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The Well being Advantages of Chocolate: Jet Lag, Solar Safety, and Coronary heart Well being

The Well being Advantages of Chocolate: Jet Lag, Solar Safety, and Coronary heart Well being

Before you put down the Snickers bar, how much do you really know about the health benefits of chocolate? Whilst dark chocolate is certainly the healthiest, the benefits are pretty varied, from antioxidants that can boost your skin to jet-lag-fighting properties. Here’s a closer look.

While indulging in chocolate eggs this Easter, rabbits and other seasonal treats is often viewed as a guilty pleasure, science suggests that eating chocolate might not be all bad news.

The health benefits of chocolate: Jet lag, sun protection, and heart health?

health benefits of chocolate heart health antioxidants jet lag
Image Credit: Kier in Sight Archives/Unsplash

How chocolate could help fight jet lag

It’s not always easy to cope with the fatigue that comes with a long-haul flight, during which the temptation is to rely on (many) glasses of wine to help you drop off. While it’s not advisable to drink alcohol at altitude because it disrupts sleep, all is not lost, since munching on chocolate could be the answer. Apparently, it could help you cross time zones better. That’s one of the surprising findings reported by the team of scientists Qantas worked with in the run-up to the launch of its ultra-long-haul flight between Sydney and New York. The research was carried out with a number of travellers to find out how they could be helped to manage their fatigue during such a long journey.

Why chocolate is good for the heart

When it comes to chocolate, scientific studies come thick and fast but with little or no consistency. One study suggests that eating chocolate could be beneficial for heart rhythm, insofar as it prevents the heart from beating irregularly. In other words, there may be less risk of being diagnosed with potentially fatal atrial fibrillation if you eat chocolate in moderation. This finding was published in the journal Heart based on research by scientists at Beth Israel Deaconess Medical Center (BIDMC), in collaboration with researchers at the Harvard TH Chan School of Public Health, Aalborg University and the Institute of Cancer Epidemiology in Denmark. Dark chocolate is favoured especially, as it contains a higher cocoa content than milk chocolate. And it’s in cocoa that flavanols are found, substances belonging to the flavonoid family that can display antibacterial, antiviral and antifungal activities.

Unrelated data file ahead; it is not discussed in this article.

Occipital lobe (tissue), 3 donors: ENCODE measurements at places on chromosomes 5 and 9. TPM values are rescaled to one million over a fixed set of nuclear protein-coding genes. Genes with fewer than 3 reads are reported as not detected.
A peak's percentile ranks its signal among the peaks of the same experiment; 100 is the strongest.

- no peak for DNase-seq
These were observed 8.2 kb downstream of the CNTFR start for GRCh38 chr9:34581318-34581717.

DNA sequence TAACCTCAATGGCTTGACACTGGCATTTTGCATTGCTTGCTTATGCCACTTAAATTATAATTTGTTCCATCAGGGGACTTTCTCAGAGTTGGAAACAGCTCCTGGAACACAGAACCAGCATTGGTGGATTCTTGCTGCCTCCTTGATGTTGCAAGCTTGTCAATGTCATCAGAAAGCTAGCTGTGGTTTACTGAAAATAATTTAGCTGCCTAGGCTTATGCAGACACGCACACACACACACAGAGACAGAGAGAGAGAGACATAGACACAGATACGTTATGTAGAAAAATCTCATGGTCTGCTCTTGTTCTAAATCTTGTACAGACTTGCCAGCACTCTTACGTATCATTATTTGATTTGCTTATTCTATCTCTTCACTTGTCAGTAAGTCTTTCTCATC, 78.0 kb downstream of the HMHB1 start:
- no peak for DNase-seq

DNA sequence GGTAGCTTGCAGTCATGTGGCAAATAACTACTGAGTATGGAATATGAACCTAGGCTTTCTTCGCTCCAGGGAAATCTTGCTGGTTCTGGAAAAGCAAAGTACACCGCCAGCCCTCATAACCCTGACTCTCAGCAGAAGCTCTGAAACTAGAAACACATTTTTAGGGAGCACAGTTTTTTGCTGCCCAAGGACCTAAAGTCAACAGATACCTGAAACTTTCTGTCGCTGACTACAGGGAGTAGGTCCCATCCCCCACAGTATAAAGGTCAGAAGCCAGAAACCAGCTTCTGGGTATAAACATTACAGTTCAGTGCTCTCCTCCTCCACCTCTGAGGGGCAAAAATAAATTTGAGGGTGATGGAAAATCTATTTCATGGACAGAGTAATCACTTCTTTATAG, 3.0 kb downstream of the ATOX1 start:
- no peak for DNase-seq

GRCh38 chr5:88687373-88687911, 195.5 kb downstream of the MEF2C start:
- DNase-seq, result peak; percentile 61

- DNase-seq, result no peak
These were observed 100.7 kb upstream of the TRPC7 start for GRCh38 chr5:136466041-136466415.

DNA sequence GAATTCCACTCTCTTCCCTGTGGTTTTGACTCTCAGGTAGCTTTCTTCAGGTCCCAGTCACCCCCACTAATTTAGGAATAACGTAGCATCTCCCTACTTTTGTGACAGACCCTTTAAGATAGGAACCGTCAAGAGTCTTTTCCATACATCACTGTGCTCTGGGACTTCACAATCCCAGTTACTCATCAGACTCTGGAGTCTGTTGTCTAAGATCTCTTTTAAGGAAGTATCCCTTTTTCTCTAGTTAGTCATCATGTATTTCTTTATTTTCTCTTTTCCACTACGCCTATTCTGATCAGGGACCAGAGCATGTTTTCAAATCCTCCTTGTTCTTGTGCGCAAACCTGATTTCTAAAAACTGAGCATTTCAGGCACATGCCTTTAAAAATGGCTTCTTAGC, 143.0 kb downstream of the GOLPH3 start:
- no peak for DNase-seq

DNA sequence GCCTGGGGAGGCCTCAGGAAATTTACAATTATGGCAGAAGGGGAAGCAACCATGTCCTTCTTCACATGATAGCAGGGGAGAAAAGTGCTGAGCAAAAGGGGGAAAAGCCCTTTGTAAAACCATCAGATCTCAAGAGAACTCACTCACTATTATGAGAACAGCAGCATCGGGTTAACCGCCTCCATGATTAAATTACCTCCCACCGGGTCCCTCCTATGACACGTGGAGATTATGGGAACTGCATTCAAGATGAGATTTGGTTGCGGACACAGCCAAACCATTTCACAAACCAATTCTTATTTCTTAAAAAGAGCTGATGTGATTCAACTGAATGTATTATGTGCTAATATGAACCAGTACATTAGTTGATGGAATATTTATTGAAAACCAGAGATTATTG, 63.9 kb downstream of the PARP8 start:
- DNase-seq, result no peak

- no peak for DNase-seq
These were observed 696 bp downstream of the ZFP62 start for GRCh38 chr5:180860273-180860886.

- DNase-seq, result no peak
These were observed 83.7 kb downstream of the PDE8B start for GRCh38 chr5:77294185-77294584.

health benefits of chocolate heart health antioxidants jet lag
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It can boost your mood

When nibbling on dark chocolate, the presence of cocoa can have a beneficial effect on our mood, it seems. In 2020, the American Psychiatric Association supported its positive impact on mental health, highlighting research carried out by University College London on over 13,000 American adults. The polyphenols contained in dark chocolate act as a mood booster. It can also help calm stress, unlike milk chocolate, which contains less cocoa, and therefore fewer polyphenols. Last year, the University of Seoul in South Korea recommended a daily dose of chocolate containing 85% cocoa to help keep our spirits up! These results once again underline the importance of the link between the brain and the gut.

health benefits of chocolate heart health antioxidants jet lag
Image Credit: Julia Zyablova/Unsplash

Can chocolate help protect skin from the sun?

No one is suggesting slathering on melted dark chocolate instead of sunscreen to prevent sunburn. However, scientists at the Institute of Food Science, Technology and Nutrition in Madrid suggested in 2021 that eating chocolate can help us fill up on antioxidants, which have the capacity to increase blood flow. In this way, the flavanols contained in cocoa could increase skin density and hydration. While these revelations may come as a surprise, researchers have been investigating this positive aspect of chocolate for many years. Back in 2011, Quebec-based scientists at Laval University launched a large-scale study of fair-skinned women to understand the mechanisms of polyphenols in the body.

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This story is published via AFP Relaxnews. 

(Main Image Credit: Irene Kredenets/Unsplash; Featured Image Credit: Julia Zyablova/Unsplash)

Source: Prestige Online

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